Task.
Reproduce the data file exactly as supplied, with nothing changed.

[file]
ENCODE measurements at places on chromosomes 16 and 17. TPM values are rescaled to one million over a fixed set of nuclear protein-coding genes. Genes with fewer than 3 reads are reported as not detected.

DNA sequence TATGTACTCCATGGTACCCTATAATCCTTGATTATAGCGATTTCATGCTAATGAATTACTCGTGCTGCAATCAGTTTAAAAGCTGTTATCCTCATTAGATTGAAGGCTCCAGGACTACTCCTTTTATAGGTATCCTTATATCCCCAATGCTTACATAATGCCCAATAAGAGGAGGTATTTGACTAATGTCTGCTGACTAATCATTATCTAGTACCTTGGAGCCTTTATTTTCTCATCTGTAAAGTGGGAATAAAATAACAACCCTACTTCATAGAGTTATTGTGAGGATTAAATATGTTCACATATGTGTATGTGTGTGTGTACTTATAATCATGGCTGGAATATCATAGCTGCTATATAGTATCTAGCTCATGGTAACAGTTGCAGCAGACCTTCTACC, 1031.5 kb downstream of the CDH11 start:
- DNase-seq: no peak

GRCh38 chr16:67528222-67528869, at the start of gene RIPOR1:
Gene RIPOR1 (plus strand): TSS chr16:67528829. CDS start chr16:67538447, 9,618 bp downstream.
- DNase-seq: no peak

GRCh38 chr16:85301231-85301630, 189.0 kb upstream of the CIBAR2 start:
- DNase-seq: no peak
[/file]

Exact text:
ENCODE measurements at places on chromosomes 16 and 17. TPM values are rescaled to one million over a fixed set of nuclear protein-coding genes. Genes with fewer than 3 reads are reported as not detected.

DNA sequence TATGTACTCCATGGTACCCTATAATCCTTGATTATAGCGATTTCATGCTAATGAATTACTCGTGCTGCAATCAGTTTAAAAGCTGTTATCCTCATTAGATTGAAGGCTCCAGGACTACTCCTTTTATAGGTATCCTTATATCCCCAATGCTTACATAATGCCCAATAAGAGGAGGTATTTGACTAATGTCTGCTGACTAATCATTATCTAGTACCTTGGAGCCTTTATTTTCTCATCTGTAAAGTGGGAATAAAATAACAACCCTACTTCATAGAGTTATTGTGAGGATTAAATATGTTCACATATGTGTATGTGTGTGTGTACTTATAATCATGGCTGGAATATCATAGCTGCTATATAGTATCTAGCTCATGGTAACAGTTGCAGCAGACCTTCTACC, 1031.5 kb downstream of the CDH11 start:
- DNase-seq: no peak

GRCh38 chr16:67528222-67528869, at the start of gene RIPOR1:
Gene RIPOR1 (plus strand): TSS chr16:67528829. CDS start chr16:67538447, 9,618 bp downstream.
- DNase-seq: no peak

GRCh38 chr16:85301231-85301630, 189.0 kb upstream of the CIBAR2 start:
- DNase-seq: no peak